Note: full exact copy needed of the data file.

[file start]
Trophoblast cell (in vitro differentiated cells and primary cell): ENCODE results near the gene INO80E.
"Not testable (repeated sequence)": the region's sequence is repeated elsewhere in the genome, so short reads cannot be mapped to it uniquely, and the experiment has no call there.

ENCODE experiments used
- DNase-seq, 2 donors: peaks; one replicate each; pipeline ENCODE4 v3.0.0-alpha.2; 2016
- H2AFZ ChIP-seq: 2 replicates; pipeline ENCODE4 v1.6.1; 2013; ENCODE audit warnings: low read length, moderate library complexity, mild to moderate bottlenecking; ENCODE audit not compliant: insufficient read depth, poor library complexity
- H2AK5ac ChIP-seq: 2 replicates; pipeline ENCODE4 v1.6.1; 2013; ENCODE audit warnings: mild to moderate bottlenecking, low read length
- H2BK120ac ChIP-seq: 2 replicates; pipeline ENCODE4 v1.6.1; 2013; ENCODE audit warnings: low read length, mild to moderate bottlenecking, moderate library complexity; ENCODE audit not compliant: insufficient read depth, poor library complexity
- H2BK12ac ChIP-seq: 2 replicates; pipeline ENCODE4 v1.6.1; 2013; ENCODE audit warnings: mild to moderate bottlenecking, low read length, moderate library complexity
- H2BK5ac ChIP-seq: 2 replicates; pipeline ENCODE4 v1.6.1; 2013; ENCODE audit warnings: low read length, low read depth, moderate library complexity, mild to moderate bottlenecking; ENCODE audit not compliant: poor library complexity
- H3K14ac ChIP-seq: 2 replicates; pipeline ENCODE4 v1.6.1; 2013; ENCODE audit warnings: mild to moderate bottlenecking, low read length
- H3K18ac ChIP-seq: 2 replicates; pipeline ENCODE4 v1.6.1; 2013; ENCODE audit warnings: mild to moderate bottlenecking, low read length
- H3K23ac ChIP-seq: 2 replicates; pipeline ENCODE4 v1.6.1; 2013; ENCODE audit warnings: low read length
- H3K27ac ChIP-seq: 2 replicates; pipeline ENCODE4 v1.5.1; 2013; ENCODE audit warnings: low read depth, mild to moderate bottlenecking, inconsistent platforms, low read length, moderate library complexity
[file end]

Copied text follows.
Trophoblast cell (in vitro differentiated cells and primary cell): ENCODE results near the gene INO80E.
"Not testable (repeated sequence)": the region's sequence is repeated elsewhere in the genome, so short reads cannot be mapped to it uniquely, and the experiment has no call there.

ENCODE experiments used
- DNase-seq, 2 donors: peaks; one replicate each; pipeline ENCODE4 v3.0.0-alpha.2; 2016
- H2AFZ ChIP-seq: 2 replicates; pipeline ENCODE4 v1.6.1; 2013; ENCODE audit warnings: low read length, moderate library complexity, mild to moderate bottlenecking; ENCODE audit not compliant: insufficient read depth, poor library complexity
- H2AK5ac ChIP-seq: 2 replicates; pipeline ENCODE4 v1.6.1; 2013; ENCODE audit warnings: mild to moderate bottlenecking, low read length
- H2BK120ac ChIP-seq: 2 replicates; pipeline ENCODE4 v1.6.1; 2013; ENCODE audit warnings: low read length, mild to moderate bottlenecking, moderate library complexity; ENCODE audit not compliant: insufficient read depth, poor library complexity
- H2BK12ac ChIP-seq: 2 replicates; pipeline ENCODE4 v1.6.1; 2013; ENCODE audit warnings: mild to moderate bottlenecking, low read length, moderate library complexity
- H2BK5ac ChIP-seq: 2 replicates; pipeline ENCODE4 v1.6.1; 2013; ENCODE audit warnings: low read length, low read depth, moderate library complexity, mild to moderate bottlenecking; ENCODE audit not compliant: poor library complexity
- H3K14ac ChIP-seq: 2 replicates; pipeline ENCODE4 v1.6.1; 2013; ENCODE audit warnings: mild to moderate bottlenecking, low read length
- H3K18ac ChIP-seq: 2 replicates; pipeline ENCODE4 v1.6.1; 2013; ENCODE audit warnings: mild to moderate bottlenecking, low read length
- H3K23ac ChIP-seq: 2 replicates; pipeline ENCODE4 v1.6.1; 2013; ENCODE audit warnings: low read length
- H3K27ac ChIP-seq: 2 replicates; pipeline ENCODE4 v1.5.1; 2013; ENCODE audit warnings: low read depth, mild to moderate bottlenecking, inconsistent platforms, low read length, moderate library complexity